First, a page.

Women entrepreneurs set the tone for Road to GES meet

We need more women coming into entrepreneurship, says Shobhaa De

Published - November 28, 2017 11:54 pm IST - Hyderabad

Columnist and author Shobhaa De with transgender entrepreneur Laxmi Narayan Tripathi at GES-Engendering Dialogue 2.0 at Trident in Hyderabad on Tuesday.

Columnist and author Shobhaa De with transgender entrepreneur Laxmi Narayan Tripathi at GES-Engendering Dialogue 2.0 at Trident in Hyderabad on Tuesday.

Women entrepreneurs are key to any growing economy. They are most innovative and take risks when it comes to various fields, including health, wellness, engineering and fashion, opined a group of women entrepreneurs, writers and artists at the Road To Global Entrepreneurship Summit-Engendering Dialogue 2.0, organised at Trident here on Tuesday.

Amanda Parks, the sustainable chic fashion designer who inaugurated the meeting, said global tie-ups between designers and manufacturers were important for the growth of the field. Responding to questions from women who are into Indian textile business, she said sustainable local and global networks would have to be made in the fashion industry.

Speaking at the meeting, columnist and author Shobhaa De said every woman has an entrepreneur in her and most women were fiercely independent. “We need more women coming into entrepreneurship,” she added.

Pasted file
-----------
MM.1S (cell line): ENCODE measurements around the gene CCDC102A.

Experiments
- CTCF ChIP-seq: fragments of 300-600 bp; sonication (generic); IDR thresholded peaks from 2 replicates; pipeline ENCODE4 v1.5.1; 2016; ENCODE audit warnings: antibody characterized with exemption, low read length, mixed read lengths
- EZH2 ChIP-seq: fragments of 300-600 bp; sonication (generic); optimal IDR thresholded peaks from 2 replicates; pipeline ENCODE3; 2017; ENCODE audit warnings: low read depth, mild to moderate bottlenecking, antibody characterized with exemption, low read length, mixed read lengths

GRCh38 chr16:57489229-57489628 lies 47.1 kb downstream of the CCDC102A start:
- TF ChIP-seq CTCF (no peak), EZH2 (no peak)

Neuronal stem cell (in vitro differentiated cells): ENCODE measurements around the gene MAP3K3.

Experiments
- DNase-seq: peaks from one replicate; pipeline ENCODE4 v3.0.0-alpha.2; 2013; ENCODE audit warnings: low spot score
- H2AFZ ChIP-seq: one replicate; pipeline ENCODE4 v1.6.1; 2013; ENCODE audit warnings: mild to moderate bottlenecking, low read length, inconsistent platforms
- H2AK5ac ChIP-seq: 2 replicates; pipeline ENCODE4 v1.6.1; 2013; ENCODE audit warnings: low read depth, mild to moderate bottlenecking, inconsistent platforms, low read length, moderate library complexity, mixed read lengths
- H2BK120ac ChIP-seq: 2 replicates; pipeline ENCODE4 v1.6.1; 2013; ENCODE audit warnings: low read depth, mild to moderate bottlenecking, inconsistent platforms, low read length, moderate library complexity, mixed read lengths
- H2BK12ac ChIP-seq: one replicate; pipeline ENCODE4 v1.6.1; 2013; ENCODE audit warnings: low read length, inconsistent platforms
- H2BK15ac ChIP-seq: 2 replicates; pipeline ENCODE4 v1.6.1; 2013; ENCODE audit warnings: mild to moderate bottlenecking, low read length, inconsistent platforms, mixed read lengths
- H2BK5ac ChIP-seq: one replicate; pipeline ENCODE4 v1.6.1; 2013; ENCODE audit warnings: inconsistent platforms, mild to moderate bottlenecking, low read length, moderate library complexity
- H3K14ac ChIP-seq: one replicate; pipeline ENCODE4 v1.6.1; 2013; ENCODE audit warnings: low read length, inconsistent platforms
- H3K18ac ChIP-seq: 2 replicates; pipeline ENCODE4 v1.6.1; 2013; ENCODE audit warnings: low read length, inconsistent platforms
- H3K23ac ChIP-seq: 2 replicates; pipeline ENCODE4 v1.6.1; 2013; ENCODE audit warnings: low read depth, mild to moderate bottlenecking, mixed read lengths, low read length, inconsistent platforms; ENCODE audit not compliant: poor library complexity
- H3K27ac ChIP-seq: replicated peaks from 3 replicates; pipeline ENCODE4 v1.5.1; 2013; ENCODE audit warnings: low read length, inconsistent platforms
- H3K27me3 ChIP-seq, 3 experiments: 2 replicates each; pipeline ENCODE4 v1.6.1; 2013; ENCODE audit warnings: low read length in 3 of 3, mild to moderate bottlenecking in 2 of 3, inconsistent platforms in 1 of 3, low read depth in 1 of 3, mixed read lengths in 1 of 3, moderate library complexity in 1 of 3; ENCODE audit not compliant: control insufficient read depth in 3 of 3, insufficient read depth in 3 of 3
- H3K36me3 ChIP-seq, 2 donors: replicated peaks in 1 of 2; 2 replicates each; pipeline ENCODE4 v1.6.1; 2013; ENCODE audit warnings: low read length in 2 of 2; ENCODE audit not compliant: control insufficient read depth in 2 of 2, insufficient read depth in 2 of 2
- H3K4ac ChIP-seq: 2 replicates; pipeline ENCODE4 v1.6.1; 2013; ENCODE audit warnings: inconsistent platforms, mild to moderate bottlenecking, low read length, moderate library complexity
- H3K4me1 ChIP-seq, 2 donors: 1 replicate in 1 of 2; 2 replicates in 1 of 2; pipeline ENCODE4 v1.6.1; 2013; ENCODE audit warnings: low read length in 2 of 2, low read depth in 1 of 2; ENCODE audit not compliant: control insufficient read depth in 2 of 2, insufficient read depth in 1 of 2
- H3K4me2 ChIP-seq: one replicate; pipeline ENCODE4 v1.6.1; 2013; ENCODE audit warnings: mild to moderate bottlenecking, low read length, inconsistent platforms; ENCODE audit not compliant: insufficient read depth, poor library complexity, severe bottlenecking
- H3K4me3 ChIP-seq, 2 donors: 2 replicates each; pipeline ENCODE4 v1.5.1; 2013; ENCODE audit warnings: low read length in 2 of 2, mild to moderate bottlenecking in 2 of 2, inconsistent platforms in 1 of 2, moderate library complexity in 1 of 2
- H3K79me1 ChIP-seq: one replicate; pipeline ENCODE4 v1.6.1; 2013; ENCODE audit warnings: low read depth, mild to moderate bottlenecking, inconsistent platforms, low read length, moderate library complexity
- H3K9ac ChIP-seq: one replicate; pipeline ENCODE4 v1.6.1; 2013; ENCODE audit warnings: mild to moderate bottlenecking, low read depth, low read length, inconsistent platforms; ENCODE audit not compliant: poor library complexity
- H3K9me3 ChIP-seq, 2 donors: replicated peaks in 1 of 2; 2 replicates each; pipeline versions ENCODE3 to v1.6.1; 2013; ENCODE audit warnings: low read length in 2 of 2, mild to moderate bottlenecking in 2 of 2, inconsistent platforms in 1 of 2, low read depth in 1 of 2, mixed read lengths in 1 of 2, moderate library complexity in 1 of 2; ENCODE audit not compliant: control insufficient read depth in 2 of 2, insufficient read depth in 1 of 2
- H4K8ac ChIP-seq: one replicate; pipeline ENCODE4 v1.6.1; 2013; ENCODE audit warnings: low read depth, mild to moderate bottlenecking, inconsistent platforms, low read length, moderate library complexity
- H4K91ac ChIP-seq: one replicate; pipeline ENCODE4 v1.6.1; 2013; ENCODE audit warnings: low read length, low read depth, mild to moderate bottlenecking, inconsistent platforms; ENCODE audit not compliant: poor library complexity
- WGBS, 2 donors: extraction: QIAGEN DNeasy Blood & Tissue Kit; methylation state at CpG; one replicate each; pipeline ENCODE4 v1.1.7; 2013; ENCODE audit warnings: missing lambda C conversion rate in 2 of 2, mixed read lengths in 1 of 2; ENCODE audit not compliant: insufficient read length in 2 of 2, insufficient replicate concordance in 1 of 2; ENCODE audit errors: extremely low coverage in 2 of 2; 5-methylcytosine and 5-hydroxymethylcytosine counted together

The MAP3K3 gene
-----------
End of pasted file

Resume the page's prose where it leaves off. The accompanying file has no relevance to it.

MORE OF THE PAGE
Some of the entrepreneurs that the forum featured include Aalima Sheikh Nowhera, founder of Heera Group of Textlies, Gold and Utilities; Natasha Poonawalla, director of Serum Institute of India; Megha Mittal, director of German fashion luxury band Escada; and Laxmi Narayan Tripathi, a transgender entrepreneur. Ms. Nowhera, who hails from Tirupati, said she started her company with the staff strength of 20, including herself. “Now we have 50 units with several outlets in countries including Dubai, Bahrin and Qatar. There are 5,000 employees working in my companies and 80% of them are women,” she told The Hindu .

At a panel discussion on health and wellness, Ms. Mittal of Escada said she creates fashion for regular women. “Wellness is not about being skinny. I often find the models who come to us too skinny and young. In fact, I ask for women who look like regular women, who are of regular sizes,” she said.

Among those who redefined entrepreneurship was transgender woman entrepreneur Laxmi Narayan Tripathi. Speaking at the meet, Mx. Laxmi asked the entrepreneurs to help restore humanity by contributing to human rights causes along with building their financial empire.

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